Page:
Poem #24: Lift Ev'ry Voice and Sing by James Weldon Johnson

Estimated Reading Time: 3.5 minutes
Book cover to African American Poetry - An Anthology, 1773-1927, Dover Edition.

TitleLift Ev'ry Voice

James Weldon Johnson

Source:  African-American Poetry: An Anthology, 1773-1927. Dover Thrift Editions. Ed. Joan R. Sherman. 1997. ISBN:  978-0-486-29604-3.

Link: You can find this poem on this website.


Lift every voice and sing   
Till earth and heaven ring,
Ring with the harmonies of Liberty;
Let our rejoicing rise
High as the listening skies,
Let it resound loud as the rolling sea.
Sing a song full of the faith that the dark past has taught us,
Sing a song full of the hope that the present has brought us.   
Facing the rising sun of our new day begun,
Let us march on till victory is won.

Stony the road we trod,
Bitter the chastening rod,
Felt in the days when hope unborn had died;   
Yet with a steady beat,
Have not our weary feet
Come to the place for which our fathers sighed?
We have come over a way that with tears has been watered,
We have come, treading our path through the blood of the slaughtered,
Out from the gloomy past,   
Till now we stand at last
Where the white gleam of our bright star is cast.

God of our weary years,   
God of our silent tears,
Thou who hast brought us thus far on the way;
Thou who hast by Thy might   
Led us into the light,
Keep us forever in the path, we pray.
Lest our feet stray from the places, our God, where we met Thee,
Lest, our hearts drunk with the wine of the world, we forget Thee;
Shadowed beneath Thy hand,   
May we forever stand.   
True to our God,
True to our native land.


There's much to enjoy about this poem. The theme of overcoming much and being guided by God is a familiar one in poetry in general and more specifically in African American poetry as have been covered in other poems in this series.  And Johnson was definitely a more well-known and established poets.  But to me, this poem is one that sounds moving.  It's not just the meaning and essence of words themselves that drive the sound of this poem but their structure and relation.  It's what some of the best poetry does--create a sonic experience that resonates with the textual experience.  We see this executed in a few ways in this poem. The most familiar are the rhyming schemes (sing/ring, rise/skies, etc) that happen at the end of lines but also within lines ("Facing the rising sun of our new day begun").  But then it's also the alliteration of phrases like "rejoicing rise", "watered, we" "where the white" and the assonance of other phrases like "harmonies/Liberty", "resound loud".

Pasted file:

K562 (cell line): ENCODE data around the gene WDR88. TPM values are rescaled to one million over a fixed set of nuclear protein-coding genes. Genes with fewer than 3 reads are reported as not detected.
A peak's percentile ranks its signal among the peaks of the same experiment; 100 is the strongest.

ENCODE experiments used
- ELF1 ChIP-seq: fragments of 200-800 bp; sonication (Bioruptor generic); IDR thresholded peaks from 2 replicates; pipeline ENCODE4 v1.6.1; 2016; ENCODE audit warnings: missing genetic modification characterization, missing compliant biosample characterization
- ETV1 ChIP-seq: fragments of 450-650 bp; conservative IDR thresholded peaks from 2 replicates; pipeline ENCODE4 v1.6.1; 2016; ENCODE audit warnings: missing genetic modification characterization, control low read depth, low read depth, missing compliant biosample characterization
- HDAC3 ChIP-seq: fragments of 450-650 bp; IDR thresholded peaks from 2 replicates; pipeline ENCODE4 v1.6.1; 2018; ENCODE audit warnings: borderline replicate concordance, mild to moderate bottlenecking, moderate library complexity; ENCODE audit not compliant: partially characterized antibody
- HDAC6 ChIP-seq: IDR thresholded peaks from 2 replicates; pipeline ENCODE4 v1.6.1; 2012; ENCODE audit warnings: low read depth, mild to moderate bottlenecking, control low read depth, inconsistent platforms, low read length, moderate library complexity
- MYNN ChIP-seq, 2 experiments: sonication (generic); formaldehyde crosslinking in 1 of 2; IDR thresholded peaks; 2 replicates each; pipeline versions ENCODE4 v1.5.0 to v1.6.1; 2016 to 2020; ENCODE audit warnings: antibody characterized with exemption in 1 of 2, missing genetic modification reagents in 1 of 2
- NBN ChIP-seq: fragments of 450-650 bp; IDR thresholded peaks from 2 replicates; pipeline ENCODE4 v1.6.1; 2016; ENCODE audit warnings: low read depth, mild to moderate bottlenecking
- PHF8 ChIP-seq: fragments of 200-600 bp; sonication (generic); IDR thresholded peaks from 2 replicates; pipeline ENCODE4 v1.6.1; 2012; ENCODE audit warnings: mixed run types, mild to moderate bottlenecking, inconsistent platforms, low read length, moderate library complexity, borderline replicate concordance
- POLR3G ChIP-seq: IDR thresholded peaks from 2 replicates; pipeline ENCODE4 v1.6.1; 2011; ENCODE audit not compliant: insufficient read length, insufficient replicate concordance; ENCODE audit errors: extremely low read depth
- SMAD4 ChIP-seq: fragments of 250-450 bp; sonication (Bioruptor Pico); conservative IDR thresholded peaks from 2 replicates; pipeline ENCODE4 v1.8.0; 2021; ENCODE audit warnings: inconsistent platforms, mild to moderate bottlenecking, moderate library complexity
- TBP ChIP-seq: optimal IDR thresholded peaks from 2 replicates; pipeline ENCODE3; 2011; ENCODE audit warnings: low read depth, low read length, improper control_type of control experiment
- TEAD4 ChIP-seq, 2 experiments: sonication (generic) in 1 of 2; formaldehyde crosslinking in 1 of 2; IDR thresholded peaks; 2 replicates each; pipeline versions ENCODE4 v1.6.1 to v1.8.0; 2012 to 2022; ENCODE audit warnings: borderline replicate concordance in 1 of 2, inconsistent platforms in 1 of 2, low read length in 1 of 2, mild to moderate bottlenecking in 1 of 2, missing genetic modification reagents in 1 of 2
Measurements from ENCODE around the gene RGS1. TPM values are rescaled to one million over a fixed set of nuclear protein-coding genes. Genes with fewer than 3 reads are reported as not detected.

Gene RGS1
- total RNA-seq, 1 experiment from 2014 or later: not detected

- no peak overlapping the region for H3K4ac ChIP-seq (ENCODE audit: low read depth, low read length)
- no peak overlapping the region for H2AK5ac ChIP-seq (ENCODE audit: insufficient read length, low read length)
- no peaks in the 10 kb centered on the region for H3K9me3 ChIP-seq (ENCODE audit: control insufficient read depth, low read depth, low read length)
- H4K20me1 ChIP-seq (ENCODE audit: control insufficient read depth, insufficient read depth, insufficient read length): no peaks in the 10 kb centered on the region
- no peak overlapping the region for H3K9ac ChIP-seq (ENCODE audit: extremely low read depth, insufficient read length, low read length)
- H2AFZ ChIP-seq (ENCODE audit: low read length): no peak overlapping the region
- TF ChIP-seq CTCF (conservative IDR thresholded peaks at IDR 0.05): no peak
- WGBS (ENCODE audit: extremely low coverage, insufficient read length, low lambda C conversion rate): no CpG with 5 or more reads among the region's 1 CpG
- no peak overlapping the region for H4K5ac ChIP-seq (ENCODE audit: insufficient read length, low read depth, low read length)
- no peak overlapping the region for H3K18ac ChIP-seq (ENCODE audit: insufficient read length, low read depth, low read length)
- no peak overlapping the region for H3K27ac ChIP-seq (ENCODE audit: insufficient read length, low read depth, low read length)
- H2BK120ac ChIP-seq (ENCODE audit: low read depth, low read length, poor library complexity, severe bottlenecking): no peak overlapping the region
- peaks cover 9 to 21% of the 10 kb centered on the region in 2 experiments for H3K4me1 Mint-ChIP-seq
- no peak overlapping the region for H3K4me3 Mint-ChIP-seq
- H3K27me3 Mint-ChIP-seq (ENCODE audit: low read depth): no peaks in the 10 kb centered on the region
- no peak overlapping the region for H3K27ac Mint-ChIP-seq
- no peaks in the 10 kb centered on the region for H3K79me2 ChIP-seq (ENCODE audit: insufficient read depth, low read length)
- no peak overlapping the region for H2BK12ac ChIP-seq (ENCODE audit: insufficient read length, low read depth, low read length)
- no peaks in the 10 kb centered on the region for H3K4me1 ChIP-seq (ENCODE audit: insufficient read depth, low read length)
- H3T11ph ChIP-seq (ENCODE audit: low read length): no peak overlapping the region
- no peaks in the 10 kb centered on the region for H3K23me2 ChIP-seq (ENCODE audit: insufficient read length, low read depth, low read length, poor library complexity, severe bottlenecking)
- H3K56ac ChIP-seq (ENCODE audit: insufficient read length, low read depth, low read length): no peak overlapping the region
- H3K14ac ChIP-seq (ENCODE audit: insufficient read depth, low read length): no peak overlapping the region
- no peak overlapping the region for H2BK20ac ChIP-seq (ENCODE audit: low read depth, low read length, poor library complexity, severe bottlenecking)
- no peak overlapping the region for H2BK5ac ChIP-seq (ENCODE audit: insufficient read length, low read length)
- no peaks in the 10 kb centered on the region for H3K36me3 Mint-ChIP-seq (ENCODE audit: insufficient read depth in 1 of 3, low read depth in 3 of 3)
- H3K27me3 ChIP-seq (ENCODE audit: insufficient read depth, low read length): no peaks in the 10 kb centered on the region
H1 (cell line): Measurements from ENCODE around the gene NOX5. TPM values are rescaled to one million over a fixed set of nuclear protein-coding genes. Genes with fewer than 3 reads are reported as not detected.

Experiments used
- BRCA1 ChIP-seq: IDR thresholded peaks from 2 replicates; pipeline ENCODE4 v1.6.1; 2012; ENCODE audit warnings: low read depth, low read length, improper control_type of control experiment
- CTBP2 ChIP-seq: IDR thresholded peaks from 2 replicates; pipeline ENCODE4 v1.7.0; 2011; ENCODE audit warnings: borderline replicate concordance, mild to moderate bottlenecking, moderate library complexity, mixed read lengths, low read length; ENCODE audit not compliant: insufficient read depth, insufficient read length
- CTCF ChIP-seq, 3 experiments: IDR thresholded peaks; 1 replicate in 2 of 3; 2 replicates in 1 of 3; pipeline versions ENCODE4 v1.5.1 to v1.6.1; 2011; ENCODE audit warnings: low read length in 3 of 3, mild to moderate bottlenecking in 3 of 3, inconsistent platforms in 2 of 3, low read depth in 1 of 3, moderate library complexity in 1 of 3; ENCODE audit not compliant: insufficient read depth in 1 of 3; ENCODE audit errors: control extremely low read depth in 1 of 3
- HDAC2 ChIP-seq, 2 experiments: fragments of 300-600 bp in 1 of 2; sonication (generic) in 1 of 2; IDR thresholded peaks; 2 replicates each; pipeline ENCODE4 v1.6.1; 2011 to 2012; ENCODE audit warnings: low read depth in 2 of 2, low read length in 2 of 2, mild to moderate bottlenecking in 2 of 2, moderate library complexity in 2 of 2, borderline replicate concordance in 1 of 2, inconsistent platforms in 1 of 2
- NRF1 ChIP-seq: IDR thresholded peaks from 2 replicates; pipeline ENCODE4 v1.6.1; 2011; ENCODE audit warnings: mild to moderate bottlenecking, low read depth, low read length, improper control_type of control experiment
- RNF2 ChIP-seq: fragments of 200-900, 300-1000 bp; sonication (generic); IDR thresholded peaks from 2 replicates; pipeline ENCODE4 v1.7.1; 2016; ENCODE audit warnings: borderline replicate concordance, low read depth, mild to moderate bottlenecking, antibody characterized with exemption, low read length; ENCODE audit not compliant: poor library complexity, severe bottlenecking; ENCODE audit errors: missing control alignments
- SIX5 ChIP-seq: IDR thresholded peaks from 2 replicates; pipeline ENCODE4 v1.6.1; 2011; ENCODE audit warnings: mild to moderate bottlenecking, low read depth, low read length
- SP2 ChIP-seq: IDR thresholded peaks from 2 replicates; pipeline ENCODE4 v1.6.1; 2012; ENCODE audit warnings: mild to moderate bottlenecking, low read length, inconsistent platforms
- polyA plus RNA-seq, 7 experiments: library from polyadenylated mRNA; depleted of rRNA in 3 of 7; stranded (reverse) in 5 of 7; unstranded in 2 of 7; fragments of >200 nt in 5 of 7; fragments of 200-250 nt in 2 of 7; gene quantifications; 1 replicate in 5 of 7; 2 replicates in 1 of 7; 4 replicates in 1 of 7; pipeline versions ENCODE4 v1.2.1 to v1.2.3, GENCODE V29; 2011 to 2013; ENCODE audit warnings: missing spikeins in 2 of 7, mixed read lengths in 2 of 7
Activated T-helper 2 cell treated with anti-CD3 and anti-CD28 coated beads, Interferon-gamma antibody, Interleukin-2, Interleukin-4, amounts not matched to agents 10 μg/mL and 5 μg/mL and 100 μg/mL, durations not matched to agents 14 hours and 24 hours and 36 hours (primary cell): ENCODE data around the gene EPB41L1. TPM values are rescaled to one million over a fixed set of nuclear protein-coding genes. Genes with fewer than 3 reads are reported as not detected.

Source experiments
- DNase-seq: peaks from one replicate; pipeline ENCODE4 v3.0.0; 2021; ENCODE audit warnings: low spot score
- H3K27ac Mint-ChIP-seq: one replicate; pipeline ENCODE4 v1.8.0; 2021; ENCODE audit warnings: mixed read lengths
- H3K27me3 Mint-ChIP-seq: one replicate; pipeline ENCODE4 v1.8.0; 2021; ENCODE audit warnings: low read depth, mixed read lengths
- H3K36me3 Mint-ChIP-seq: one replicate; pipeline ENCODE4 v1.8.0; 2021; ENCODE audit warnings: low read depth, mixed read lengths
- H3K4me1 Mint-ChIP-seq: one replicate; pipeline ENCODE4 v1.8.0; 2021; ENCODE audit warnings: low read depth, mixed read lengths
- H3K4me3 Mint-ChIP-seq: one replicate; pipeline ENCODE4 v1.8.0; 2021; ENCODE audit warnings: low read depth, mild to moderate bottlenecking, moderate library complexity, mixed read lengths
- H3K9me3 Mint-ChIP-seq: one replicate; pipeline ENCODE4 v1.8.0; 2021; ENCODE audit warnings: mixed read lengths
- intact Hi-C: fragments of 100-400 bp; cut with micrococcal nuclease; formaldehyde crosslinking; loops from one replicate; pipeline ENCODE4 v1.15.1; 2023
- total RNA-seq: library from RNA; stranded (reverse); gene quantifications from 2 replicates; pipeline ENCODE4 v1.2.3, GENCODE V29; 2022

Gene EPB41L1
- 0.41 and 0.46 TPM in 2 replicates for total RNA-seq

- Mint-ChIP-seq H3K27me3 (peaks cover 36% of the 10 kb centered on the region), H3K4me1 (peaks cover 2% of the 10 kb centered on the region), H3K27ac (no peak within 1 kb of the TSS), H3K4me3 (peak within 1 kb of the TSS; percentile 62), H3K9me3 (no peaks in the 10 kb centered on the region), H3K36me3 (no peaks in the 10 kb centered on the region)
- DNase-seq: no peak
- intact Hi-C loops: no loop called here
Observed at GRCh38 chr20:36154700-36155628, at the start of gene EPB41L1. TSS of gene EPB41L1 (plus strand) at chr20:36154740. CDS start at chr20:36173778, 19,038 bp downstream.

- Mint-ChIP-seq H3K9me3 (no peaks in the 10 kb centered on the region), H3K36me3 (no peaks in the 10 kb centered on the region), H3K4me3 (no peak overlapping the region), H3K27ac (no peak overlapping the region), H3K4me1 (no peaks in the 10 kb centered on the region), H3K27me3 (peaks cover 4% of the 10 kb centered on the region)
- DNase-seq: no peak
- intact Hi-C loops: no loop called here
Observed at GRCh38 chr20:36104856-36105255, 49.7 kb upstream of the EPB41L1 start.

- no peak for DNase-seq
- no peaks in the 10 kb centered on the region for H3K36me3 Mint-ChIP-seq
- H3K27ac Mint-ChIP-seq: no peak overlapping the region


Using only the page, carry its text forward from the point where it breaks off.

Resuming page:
These melodic elements of the poem hinted at its possibility of being a song too and a quick search revealed two fascinating things.  The first is that it was put to music by Johnson's brother in 1899 and also it is often referred to as "The Black National Anthem".  Given its tone and the popularity of Johnson, it does not surprise me.  Recently, I had read a book by Henry Louis Gates that drew directly from this poem in its title ("Stony the Road").  

Those are my thoughts.  What did you find interesting about the poem?

About the reflections
This poem is part of a 365 day challenge project that focuses on a poem a day.  Similar projects have included short shorties and photo reflections. Part of the intention of this year's project is to develop a better appreciation and means of reflecting on poetry, something that has never been a strong suit for me.  These reflections therefore do not represent a definitive assessment of the work by me. They are merely an opportunity for me to have a public conversation about what they mean in order to help myself better understand them and mayhaps have a conversation with readers for further insight.  

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